Contact Center Performance Thriving in the Recession
Conventional thought would dictate that key performance metrics (KPI) measuring contact center performance would drop during the economic recession due to more stressed-out, grumpier individuals. According to a new study from CFI Group, the opposite rang true -- as it found the Contact Center Satisfaction Index (CCSI) climbed three percent to 74 (based on a 100-point scale).
Sheri Teodoru, chief executive officer of CFI Group, admits she was surprised at first by the increase. Once she dug deeper, though, she realized that it shouldn't have been so shocking after all. A telling statistic from the study found satisfaction with customer service representatives (CSR) climbed 4 percent overall to 80. "The CSRs really drove this growth in the overall satisfaction," she says. "In this poor climate, retention is higher because people are less likely to quit their jobs. Also, you can attract people with broader skill sets who may not have considered contact center work before."
This, Teodoru argues, is a double-edged sword. She explains that as the economy starts to improve, it will be difficult to keep agents in the seats. "Rather than hope for folks to stick around, contact centers must have a Plan B," she says. "Identify the things that agents are doing really well, and make sure that those best practices are transferred to other agents in preparation for that exodus -- if or when it comes."
That isn't to say contact centers shouldn't attempt to keep their star agents. Teodoru says that ensuring that basic contact center technologies -- including interactive voice response systems -- are optimized and working properly, in addition to ensuring the CSRs role is challenging, can help stem the tide. "Obviously also flexibility is a real plus that some contact centers can offer," she says, "especially when it comes to having agents work from home. That is definitely attractive to folks."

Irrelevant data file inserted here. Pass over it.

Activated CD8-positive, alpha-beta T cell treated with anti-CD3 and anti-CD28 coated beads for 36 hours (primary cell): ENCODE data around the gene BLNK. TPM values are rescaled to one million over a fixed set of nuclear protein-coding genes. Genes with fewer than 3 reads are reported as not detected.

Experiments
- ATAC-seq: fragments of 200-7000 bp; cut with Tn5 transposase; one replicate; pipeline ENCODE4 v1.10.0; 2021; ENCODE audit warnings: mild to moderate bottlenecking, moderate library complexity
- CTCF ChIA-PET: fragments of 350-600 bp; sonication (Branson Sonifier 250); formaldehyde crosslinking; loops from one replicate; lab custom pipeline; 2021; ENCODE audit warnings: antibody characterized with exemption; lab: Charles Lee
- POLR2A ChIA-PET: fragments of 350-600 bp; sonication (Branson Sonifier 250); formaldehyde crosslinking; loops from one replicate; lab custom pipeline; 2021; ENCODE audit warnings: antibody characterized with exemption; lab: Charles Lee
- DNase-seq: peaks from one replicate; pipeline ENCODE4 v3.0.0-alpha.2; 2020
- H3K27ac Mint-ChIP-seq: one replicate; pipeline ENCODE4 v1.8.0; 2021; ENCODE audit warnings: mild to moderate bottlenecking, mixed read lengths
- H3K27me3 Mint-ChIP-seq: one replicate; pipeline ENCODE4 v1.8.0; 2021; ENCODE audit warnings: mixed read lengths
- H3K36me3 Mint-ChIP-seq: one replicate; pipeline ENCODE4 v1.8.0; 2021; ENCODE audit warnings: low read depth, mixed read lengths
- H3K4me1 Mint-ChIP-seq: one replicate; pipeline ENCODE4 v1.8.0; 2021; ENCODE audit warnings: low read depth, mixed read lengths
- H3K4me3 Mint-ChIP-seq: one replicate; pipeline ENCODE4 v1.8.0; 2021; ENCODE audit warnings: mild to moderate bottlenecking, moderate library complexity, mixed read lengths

As in past years, CFI Group also measured the CCSI for specific industry verticals. Some of the more telling changes in the past year included:
- Banking ... increasing 11 percent to 79;
- Cable/Satellite TV ... jumping 8 percent to 71; and
- Government ... dropping 8 percent to 64.
Teodoru explains that the financial services segment was carried by regional banks picking up the slack after many of the bigger institutions faltered late last year. "When the world economy started tanking, people didn't know what was going to happen and banks weren't prepared," she says. "Now, banks are prepared for the questions customers ask, and customers are not as afraid -- it's still scary, though -- because they know more what's going on."
General confusion may have dissipated in the banking sector, but it has now spread to government. Teodoru attributes the drop in satisfaction in that segment to people being puzzled over the particulars of the stimulus packages set forth by both former President George W. Bush and current President Barack Obama. Many large agencies, Teodoru says, just weren't ready to properly -- and effectively -- scale for the influx of calls. "Hopefully government will listen and plan accordingly in the future," she adds.
A negative trend that once again reared its head over the course of the past year was the gap between U.S.-based and offshore contact center performance. This year the satisfaction for U.S.-based centers jumped 4 percent to 78, while its offshore counterparts saw a 5 percent drop to 56. Teodoru attributes the step back to a combination of U.S. sentiment over unemployment and basic agent skills. "Look at it from the customer perspective ... did they get their questions answered in the right way," she says. "The gap had closed a bit [in the last study], but it had gone from extremely wide to very wide. There's still a tremendous gap."
Overall, Teodoru says she hopes the contact center industry looks at the study and utilizes it for self-reflection and benchmarking. "There is no one-size-fits-all answer, as each firm must monitor its quality," she says. "But, hopefully, we will continue to see the overall increase in satisfaction with customer service representatives."
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